BALTIMORE – Hypoalbuminemia was identified as a significant risk factor for increased mortality and morbidity in obese patients undergoing elective general surgery, in a large study of patients from the ACS National Surgical Quality Improvement Program (NSQIP) database, Dr. Zachary C. Dietch reported at the annual meeting of the Surgical Infection Society.
The results suggest that surgeons may need to be more careful in evaluating protein deficiency in obese patients before surgery, said Dr. Dietch, a surgical resident at the University of Virginia, Charlottesville.
Protein-calorie deficiency is a well-known risk factor for complications, including infections and other surgical complications, but the risks of protein deficiency in different weight classes have not been well described. And while serum albumin is commonly used as an index for nutritional status and is known to correlate with adverse surgical outcomes, its use "as an index for nutrition status remains controversial," he noted.
But based on the results, "We feel that these risks likely reflect protein deficiency, and we feel that serum albumin appropriately reflects protein status in this population," he commented.
To evaluate the association of preoperative serum albumin and surgical complications by weight class, Dr. Dietch and his associates evaluated 240,000 general elective surgery patients, from the 2011 NSQIP database who had an elective procedure. After excluding certain groups of patients including those with systemic infections, cirrhosis, as well as those who were pregnant and those who had no preoperative albumin results available, they were left with about 86,000 patients.
Of these patients, 2,088 (about 2.4%) had a low serum albumin (below 3.0 g/dL); these patients tended to be older and tended to be in lower weight categories. Of those with hypoalbuminemia, 6.2% had a body mass index of 40 kg/m2 and greater and almost 22% had a BMI between 30-39 (a BMI of 30 and greater falls in the obese category), and they had higher rates of comorbidities.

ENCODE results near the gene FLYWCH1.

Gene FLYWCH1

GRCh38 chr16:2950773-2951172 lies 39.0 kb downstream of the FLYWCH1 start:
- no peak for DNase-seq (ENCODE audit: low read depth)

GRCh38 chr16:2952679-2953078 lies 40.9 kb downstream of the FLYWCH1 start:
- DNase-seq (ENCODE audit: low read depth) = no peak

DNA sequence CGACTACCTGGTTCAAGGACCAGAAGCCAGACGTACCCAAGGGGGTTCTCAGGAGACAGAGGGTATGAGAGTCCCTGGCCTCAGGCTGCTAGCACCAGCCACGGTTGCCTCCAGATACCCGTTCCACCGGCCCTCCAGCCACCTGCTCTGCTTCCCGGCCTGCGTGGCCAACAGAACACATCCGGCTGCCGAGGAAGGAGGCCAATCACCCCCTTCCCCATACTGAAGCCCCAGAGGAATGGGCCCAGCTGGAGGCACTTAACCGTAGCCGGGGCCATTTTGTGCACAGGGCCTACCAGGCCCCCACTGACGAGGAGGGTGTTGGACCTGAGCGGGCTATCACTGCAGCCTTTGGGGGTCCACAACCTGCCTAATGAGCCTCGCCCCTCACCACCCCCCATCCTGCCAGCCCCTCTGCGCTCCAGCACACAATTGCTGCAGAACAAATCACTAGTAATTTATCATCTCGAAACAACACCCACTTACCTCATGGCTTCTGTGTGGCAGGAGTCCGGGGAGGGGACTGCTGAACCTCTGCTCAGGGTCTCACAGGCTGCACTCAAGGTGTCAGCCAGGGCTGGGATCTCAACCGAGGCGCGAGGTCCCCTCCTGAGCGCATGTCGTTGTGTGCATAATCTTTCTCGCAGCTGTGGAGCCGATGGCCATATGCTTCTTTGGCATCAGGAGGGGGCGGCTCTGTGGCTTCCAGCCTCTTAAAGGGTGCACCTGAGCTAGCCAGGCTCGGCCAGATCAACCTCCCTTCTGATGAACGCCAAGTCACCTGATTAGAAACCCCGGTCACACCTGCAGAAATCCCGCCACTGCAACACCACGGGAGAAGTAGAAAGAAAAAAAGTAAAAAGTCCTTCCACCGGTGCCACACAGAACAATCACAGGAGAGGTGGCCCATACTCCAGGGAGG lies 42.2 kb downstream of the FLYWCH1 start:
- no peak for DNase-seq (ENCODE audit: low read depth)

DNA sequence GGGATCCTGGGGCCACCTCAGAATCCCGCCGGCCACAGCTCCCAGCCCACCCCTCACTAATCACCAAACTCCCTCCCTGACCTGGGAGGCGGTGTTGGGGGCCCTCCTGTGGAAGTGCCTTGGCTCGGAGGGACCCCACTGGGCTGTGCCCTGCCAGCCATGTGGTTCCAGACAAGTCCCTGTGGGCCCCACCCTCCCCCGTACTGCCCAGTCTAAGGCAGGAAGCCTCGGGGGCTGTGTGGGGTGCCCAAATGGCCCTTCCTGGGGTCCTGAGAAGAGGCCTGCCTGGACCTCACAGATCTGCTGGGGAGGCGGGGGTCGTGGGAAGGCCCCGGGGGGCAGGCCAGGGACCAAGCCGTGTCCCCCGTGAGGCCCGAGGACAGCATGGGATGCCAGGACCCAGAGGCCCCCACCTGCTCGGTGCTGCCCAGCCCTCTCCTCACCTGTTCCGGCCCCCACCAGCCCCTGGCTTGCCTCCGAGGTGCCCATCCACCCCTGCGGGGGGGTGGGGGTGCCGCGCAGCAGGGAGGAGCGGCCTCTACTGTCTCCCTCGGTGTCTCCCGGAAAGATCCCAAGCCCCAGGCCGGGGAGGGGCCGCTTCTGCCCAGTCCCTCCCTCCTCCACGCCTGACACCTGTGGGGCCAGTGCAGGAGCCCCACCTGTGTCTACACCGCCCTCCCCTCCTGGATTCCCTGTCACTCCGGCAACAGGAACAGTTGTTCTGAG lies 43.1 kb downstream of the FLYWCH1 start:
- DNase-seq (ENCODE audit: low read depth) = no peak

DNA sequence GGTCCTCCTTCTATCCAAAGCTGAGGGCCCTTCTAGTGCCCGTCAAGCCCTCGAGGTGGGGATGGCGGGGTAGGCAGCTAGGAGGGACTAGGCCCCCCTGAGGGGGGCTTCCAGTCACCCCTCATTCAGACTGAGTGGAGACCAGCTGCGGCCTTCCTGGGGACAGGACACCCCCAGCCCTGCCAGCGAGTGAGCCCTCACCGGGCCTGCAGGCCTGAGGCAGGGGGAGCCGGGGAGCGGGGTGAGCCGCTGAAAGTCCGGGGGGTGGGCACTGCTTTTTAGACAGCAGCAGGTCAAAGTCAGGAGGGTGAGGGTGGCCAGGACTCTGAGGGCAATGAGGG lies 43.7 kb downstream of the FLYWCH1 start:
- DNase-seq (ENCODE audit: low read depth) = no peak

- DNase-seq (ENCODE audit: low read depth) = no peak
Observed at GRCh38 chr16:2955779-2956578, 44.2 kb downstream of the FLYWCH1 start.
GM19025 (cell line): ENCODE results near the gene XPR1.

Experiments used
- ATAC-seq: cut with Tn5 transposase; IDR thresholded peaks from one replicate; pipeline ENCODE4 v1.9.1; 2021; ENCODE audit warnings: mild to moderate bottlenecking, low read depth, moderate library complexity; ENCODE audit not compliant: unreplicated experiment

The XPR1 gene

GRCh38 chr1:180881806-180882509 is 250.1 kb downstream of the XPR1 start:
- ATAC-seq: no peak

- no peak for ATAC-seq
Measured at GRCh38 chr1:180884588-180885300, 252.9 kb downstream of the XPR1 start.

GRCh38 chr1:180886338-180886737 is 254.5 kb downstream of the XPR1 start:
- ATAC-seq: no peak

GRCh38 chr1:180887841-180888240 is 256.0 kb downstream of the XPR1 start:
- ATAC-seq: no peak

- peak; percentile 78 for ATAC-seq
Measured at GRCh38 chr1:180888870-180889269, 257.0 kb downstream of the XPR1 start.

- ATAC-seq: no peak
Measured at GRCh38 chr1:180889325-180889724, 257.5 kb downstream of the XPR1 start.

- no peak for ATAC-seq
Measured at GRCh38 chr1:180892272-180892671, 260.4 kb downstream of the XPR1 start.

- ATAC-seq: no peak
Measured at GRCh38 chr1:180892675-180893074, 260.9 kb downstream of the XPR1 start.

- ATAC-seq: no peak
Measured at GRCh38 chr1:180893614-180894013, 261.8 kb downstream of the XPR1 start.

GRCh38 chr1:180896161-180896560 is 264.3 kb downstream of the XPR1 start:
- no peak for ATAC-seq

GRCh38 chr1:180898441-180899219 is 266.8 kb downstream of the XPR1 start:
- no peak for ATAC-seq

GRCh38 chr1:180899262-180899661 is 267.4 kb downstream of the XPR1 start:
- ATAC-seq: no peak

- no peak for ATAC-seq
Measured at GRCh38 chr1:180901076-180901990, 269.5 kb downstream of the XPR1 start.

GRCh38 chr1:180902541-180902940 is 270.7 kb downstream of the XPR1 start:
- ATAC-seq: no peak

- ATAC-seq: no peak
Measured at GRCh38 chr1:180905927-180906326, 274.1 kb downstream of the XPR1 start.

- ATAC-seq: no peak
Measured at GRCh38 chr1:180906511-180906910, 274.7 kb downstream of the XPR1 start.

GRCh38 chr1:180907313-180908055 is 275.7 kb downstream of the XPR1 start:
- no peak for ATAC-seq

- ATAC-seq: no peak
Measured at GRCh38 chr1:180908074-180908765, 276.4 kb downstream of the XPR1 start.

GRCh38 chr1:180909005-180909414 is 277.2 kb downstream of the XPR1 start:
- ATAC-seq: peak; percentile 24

After controlling for factors that included comorbidities, surgical wound classification, operation type and complexity, the interaction of hypoalbuminemia and BMI conferred a statistically significant increase in the risk of mortality among those with a BMI of 40 and above, with an odds ratio of 18.98; and among those with a BMI between 30 and 39, with an odds ratio of 3.14 – when compared with patients in lower weight categories, who had low serum albumin, Dr. Dietch said.
Among those with a BMI of 40 and greater who had hypoalbuminemia, the risk of all complications was significantly increased (OR, 3.13) and the risk of all infectious complications was significantly increased (2.59). The risk of all complications was not significantly increased among those with a BMI of 30-39.
"The impact of protein deficiency on outcomes among patients may not be appreciated by surgeons," he concluded. This was a hypothesis-generating study and future studies "should prospectively investigate preoperative nutritional interventions in at-risk patients regardless of BMI," he added, noting that the next step would be a pilot study.
The limitations of the study included the possibility that the NSQIP data did not capture confounding disease states, and no causal relationship between protein status and surgical complications could be established because of the observational nature of the study, he noted.
In response to an audience member’s comment that a low albumin can be a reflection of a proinflammatory state, Dr. Dietch said that he and his coinvestigators recognized this and attempted to eliminate patients with proinflammatory states, such as those with systemic infections and those with systemic inflammatory response syndrome.
The study was funded by a National Institutes of Health training grant. Dr. Dietch had no disclosures